2003 OPEN FORUM Abstracts
ASTHMA MANAGEMENT PROTOCOL
Sawsan Baddar1, RN CRT, Bazdawi Al-Riyami2 FRCP, PhD, Omar Al-Rawas2, MRCP (UK), PhD, Worthing E3 M.R.Pharm.S, M.Sc.Clin Pharm. Departments of Nursing1, Medicine2 and Pharmacy3Sultan Qaboos University Hospital, Sultanate of Oman.
Background: Most national and international guidelines agree on the main principles of asthma management. These guidelines recommend to measure the patient's peak expiratory flow rate, and to check the inhaler technique and the compliance before stepping up or down with the medical management.
Aim: The main purpose of the study is to find out if a custom-designed asthma management protocol can identify the physicians' documentations to meet the recommended guidelines, and if it can identify problems in certain areas of asthma management.
Main Outcome Measures: 1) Evaluation of physicians compliance with respect to a correct documentation of the protocol. 2) Definition of the areas of the protocol, which are well or poorly documented. 3) Comparison of the differences in documentation between physicians working in a pulmonary clinic and a health center.
Methods: A prospective study has been conducted from May to November 2002. The study included patients using asthma medications who presented to the pulmonary clinic or the health center asthma-counseling clinic of a tertiary care teaching hospital. The asthma management protocol was designed by a senior respiratory therapist and reviewed by two senior chest specialists, and consisted of four sections: 1) clinical history, 2) monitoring of peak flow rate, 3) the prescribed asthma medication on that visit, inhaler technique and compliance, and 4) the asthma management guidelines reference. The medication section in the protocol included a list of all asthma medications and devices available in the hospital and health center pharmacies. The protocols were filled with patients' names, medical record numbers, gender, age and height and placed in the patients' files for the physicians to complete. The filled protocols were collected at the end of each clinic day. All clinics were provided with a peak flow meter prior the study.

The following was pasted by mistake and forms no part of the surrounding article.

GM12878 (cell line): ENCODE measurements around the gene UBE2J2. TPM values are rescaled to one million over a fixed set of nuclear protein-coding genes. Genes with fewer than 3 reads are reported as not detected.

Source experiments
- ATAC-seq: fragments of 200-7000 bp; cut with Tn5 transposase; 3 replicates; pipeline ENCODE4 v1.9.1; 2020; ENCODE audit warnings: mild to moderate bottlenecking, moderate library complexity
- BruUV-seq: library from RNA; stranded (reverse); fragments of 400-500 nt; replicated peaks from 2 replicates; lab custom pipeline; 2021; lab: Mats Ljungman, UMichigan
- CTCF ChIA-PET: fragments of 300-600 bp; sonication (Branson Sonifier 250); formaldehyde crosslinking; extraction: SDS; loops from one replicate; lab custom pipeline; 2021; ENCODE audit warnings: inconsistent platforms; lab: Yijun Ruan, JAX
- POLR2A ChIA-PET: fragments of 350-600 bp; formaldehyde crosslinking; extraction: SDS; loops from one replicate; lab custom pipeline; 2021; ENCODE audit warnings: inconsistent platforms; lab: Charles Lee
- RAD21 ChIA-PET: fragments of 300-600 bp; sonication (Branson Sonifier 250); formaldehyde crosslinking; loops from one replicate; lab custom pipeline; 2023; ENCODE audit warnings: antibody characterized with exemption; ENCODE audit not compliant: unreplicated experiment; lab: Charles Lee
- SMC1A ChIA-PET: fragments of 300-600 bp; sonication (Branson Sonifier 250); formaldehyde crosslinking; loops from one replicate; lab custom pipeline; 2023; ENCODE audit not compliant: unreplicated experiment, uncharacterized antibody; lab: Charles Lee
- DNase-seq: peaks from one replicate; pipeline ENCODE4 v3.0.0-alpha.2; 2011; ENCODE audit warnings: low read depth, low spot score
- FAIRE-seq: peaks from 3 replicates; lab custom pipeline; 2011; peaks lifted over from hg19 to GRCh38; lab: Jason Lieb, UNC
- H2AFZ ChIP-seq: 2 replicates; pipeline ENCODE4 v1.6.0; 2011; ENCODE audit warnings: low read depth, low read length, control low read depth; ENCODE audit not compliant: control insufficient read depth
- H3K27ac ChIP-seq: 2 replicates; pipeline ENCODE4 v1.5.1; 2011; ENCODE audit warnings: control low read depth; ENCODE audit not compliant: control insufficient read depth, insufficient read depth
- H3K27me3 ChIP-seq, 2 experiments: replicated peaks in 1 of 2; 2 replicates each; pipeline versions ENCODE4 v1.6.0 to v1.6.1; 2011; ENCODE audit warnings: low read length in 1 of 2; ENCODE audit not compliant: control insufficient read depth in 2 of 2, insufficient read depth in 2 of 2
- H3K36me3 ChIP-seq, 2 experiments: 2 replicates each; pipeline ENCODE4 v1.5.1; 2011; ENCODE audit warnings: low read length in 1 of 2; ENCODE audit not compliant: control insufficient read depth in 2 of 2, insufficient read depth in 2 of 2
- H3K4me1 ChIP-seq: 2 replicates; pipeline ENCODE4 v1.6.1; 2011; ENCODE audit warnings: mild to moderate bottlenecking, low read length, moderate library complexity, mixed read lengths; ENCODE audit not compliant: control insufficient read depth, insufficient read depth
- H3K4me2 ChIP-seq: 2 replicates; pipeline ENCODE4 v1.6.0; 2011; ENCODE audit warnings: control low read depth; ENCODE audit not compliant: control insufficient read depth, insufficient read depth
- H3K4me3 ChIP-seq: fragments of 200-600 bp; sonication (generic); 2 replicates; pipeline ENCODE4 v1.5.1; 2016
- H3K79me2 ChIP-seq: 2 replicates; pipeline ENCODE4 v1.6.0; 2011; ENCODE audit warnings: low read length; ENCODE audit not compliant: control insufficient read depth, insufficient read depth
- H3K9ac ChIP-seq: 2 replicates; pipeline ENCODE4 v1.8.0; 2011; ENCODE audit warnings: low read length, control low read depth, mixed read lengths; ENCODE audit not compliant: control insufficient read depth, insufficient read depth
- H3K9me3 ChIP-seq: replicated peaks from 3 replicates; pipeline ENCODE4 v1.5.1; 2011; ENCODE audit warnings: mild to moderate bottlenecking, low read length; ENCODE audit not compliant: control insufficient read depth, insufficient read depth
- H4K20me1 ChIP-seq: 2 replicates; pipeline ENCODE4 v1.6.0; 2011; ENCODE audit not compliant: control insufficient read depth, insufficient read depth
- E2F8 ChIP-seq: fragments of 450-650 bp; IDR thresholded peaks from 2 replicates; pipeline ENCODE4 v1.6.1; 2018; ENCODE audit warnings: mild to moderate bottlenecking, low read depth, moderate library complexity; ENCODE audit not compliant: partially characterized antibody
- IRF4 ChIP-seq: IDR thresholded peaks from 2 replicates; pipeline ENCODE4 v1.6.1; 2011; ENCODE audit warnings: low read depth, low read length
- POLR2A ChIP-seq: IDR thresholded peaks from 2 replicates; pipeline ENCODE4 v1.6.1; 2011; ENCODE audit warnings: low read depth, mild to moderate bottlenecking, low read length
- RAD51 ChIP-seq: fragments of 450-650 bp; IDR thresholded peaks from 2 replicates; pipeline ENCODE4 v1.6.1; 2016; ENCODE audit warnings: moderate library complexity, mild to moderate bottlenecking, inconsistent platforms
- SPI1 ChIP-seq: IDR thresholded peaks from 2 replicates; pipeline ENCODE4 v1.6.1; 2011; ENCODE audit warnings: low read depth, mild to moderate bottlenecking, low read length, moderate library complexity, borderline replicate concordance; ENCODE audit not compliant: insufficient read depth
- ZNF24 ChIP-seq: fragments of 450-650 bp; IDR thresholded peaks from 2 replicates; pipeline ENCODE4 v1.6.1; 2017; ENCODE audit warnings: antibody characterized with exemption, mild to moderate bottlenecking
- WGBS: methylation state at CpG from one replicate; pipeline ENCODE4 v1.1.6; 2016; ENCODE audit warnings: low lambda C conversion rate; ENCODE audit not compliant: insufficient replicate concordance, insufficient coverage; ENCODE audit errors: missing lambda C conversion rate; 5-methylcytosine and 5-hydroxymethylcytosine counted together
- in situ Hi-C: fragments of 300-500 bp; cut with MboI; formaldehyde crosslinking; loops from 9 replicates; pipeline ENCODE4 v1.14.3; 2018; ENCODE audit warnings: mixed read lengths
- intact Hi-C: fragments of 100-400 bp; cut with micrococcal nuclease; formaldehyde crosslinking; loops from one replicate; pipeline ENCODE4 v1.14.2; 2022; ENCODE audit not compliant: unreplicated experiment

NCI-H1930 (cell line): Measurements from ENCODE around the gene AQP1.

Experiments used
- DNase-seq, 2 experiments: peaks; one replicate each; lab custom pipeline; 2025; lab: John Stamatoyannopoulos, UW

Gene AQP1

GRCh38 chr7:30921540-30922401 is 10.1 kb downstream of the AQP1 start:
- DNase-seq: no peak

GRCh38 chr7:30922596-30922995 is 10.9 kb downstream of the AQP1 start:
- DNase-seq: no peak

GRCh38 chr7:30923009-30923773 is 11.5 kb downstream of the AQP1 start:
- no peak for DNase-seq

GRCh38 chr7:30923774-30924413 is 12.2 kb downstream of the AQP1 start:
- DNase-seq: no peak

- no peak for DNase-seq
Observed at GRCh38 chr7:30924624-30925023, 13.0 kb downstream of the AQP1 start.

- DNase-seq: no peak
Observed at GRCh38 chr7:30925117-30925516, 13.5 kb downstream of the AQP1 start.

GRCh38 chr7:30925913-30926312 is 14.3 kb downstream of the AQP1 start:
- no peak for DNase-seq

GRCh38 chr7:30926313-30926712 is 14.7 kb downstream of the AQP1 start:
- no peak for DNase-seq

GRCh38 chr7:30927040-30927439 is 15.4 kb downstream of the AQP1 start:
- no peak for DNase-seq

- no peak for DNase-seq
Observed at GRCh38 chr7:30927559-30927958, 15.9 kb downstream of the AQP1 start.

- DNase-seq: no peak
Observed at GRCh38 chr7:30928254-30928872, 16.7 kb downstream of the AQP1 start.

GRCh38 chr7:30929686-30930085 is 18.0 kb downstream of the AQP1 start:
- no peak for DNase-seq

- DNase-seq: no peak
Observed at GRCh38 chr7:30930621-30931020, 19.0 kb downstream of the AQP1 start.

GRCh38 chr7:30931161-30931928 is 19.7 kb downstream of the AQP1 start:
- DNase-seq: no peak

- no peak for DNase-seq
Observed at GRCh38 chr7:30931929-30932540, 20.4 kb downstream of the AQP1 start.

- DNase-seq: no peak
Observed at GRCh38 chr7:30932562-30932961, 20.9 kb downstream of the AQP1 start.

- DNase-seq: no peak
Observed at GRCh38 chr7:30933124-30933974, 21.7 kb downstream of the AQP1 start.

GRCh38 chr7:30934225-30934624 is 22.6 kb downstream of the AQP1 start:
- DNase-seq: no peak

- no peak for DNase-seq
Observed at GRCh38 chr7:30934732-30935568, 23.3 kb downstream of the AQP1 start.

RESULTS: Two hundred and eighty two protocols (224 pulmonary clinics and 58 primary health care clinics) were completed by 30 physicians (16 chest physicians and 14 general practitioners). Physicians from both categories filled certain areas of the protocols (table 1). Some areas of the protocol were not needed to be filled for the following patients: 1) five patients from the health center and three patients from the pulmonary clinic could not perform PEFR measurements, 2) ten patients from the health center and three patients from the pulmonary clinic presented for the first time, and neither compliance nor inhaler technique were checked on them and 4) one patient from the health center and two patients from the chest clinic did not need any asthma medications at that time.
Conclusions: Our designed protocol highlights some important issues of asthma management. Since a failure in the practical application of asthma management guidelines can result in improper management, our evaluation of the quality of documentation and adherence to the guidelines may provide some aspects on how to improve asthma management. Although some sections of the management protocol were well documented, skilled areas of the protocol such as inhaler technique and PEFR were poorly documented.
Table. 1 Documentation Data
|Protocol Sections||Health Center (n=58)||Pulmonary (n=224)|
|Clinical history data||% of data filled|
|Duration of the symptoms||59%||78%|
|Signs and symptoms||100%||100%|
|Peak expiratory flow rate||n=53||n=221|
|% of predicted||53%||18%|
|Inhaler techniques & compliance||n=48||n=221|
PEFR = Peak expiratory flow rate, n= number of documented protocols